17. solareclipse

    solareclipse Member

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    nope. the only time they will come after you is if they are actively looking for you (and you basically tell them where you are) or if the gun is transfered to you and they find out "post mortem" that it shouldn't have been.


    i fly through the 4473. my ffl is constantly amazed how it takes me 30 seconds to do the whole thing
     
  18. KWM

    KWM Member

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    solareclipse,

    You can not comprehend having to live in this state where if you own a gun you are the enemy. The States Attorney here makes up his own rules regarding how to enforce the firearms laws. We are now in an election where if the present governor is not reelected we face more gun bans and an all out assault of our 2nd amendment rights!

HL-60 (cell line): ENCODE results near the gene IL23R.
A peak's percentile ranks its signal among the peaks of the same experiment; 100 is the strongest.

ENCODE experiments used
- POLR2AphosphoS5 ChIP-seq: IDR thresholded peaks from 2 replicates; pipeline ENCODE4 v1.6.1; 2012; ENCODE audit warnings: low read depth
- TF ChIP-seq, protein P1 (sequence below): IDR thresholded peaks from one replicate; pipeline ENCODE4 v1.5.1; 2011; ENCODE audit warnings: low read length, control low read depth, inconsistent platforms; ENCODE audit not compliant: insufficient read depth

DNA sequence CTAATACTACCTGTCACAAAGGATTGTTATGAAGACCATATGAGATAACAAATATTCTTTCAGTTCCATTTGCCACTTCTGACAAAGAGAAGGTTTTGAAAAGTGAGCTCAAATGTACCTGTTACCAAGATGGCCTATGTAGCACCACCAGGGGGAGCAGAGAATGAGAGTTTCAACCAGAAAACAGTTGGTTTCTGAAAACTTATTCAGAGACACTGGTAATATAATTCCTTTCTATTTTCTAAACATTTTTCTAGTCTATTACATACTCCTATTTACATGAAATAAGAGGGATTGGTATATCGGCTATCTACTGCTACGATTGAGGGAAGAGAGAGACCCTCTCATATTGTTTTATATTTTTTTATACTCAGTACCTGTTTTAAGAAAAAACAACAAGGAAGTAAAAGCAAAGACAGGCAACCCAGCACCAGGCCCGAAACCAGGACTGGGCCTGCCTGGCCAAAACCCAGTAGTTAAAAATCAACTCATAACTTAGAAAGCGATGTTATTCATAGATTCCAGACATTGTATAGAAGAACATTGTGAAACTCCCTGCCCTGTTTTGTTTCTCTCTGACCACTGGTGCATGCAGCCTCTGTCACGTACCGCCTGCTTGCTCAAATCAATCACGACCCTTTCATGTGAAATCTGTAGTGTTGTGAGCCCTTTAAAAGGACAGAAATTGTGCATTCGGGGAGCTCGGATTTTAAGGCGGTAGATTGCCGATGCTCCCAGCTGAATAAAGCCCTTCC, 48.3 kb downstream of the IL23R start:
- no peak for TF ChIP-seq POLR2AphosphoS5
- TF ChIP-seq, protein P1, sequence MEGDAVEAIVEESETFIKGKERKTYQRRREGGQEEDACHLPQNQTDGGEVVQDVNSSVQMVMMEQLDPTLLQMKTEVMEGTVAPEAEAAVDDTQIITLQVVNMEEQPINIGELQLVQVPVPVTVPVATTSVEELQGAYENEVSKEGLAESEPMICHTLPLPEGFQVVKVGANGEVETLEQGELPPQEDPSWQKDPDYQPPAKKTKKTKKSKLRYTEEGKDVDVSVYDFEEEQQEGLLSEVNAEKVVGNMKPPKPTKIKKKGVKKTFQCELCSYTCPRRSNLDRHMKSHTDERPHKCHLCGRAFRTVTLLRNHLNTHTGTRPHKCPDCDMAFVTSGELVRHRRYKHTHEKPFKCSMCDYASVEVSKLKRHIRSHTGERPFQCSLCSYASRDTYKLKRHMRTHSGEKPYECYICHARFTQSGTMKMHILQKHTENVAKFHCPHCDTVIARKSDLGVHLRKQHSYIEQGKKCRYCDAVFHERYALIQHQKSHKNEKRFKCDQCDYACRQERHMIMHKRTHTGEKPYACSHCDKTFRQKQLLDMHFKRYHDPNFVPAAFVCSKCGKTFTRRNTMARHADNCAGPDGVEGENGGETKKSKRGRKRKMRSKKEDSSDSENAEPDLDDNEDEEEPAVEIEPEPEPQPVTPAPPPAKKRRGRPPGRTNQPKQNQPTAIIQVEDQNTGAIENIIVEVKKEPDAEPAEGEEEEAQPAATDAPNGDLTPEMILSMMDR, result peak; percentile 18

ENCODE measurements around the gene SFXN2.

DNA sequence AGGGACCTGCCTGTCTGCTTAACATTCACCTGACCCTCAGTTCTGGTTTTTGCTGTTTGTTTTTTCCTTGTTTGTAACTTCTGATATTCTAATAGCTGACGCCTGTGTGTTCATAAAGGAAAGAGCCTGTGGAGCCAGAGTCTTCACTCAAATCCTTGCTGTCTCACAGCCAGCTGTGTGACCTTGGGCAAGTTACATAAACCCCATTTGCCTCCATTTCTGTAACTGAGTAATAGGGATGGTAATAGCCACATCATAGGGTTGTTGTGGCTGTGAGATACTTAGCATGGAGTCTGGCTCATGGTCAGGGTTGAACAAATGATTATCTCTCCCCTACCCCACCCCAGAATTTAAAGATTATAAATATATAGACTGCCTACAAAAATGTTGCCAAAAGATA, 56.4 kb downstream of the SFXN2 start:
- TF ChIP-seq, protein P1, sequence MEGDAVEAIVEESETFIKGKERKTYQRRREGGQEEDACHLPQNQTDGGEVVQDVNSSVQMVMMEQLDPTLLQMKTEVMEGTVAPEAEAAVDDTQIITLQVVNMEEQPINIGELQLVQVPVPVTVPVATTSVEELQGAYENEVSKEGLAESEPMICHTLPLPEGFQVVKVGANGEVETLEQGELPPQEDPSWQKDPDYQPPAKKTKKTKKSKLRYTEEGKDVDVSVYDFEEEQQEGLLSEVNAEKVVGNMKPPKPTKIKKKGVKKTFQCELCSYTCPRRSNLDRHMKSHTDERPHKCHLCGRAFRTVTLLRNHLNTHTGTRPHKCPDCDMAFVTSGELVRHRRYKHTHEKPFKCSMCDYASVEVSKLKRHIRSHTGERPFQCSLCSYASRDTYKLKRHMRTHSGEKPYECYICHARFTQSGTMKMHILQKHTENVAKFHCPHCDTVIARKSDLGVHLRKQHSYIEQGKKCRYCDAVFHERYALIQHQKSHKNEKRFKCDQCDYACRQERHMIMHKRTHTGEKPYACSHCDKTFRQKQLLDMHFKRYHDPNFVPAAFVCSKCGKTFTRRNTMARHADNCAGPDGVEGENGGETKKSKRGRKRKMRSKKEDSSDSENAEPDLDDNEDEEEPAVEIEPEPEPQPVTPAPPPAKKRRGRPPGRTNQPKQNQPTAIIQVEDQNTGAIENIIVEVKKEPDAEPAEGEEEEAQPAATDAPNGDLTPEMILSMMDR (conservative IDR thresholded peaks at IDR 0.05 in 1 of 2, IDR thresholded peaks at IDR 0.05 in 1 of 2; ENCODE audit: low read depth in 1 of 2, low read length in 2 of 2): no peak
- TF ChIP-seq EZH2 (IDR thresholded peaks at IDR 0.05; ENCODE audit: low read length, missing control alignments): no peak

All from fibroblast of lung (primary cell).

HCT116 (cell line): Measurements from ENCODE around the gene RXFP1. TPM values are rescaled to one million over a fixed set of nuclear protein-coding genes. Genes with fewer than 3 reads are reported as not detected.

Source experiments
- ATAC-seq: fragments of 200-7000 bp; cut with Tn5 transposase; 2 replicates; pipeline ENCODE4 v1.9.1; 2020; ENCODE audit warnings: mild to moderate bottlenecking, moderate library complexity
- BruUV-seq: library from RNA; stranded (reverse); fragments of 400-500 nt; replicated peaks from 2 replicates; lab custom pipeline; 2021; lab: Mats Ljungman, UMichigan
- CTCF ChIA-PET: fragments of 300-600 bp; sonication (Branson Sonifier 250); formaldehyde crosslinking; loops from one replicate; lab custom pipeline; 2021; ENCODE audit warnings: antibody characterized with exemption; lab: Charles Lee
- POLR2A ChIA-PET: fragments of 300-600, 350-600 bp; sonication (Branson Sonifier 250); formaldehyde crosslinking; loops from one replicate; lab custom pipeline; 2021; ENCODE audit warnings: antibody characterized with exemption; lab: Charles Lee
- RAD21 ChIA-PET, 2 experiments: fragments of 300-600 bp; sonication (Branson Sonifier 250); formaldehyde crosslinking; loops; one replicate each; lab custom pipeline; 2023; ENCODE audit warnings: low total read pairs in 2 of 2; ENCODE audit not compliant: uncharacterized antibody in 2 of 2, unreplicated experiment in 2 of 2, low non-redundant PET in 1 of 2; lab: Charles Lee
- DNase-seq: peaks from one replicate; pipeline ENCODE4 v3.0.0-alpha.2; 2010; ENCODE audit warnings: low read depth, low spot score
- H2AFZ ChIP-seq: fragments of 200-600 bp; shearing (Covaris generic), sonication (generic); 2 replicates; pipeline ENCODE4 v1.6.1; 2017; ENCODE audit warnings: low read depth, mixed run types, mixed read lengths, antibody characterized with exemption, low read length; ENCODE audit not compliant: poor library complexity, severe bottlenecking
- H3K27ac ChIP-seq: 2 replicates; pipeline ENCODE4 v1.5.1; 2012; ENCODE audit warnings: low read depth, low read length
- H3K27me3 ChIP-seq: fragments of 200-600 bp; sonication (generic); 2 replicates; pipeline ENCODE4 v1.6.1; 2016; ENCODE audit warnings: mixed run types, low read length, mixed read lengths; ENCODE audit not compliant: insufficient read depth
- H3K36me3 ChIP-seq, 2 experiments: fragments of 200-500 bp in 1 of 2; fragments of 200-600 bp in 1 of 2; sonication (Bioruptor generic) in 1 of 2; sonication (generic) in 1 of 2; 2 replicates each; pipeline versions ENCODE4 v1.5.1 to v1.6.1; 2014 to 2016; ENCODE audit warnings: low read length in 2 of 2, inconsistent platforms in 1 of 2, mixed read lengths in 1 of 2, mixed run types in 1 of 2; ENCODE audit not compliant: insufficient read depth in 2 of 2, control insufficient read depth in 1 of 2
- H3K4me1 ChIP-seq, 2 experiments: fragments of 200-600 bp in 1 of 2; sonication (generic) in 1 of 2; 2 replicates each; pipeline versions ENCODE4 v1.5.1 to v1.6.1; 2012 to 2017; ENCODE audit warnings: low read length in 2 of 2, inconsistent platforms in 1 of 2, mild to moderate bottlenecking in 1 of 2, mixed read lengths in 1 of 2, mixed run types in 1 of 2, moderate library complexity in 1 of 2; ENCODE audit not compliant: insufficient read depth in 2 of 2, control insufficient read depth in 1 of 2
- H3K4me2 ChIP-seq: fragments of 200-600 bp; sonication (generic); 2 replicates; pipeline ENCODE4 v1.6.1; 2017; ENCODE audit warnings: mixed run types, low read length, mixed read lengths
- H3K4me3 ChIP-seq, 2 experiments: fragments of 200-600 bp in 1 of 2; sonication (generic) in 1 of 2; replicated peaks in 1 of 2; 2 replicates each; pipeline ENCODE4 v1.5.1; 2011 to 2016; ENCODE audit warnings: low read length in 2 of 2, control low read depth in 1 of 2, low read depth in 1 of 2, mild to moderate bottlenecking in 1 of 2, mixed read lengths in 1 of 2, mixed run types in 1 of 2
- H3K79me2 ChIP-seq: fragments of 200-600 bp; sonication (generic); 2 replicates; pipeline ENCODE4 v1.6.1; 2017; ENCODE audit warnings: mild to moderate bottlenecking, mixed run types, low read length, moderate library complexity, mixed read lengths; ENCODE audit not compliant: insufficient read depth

19. Optical Serenity

    Optical Serenity Member

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    I assume you're trying to be cute and not blame police officers for something they are required to do. Its a job.

    That being said, as an officer here in Georgia, it is rare to have to go to a FFL after a NICS denial. Sometimes though, actually, the majority of the time, the NICS check actually gets denied due to outstanding warrant. In which case, I'm sure you understand why a Police response is needed.
     
  20. Abby

    Abby Member

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    OS - I certainly understand that police are required to do what they are required to do. In fact, what I thought was odd was the mental image of some small group within the Tampa PD with no mission other than racing to the scene when a 4473 is denied.

    I envisioned a couple of cops who'd ended up with a SWEET GIG, just hanging around and doing little until a specially-designed light in their car (I picture this light as having a pistol on it, with a line through said pistol) flares up. :D

    I have no problem with cops. Never had a bad experience with any of 'em. But I had a rough time imagining there were enough EXTRA cops around here to always have some ready to respond to a denied form.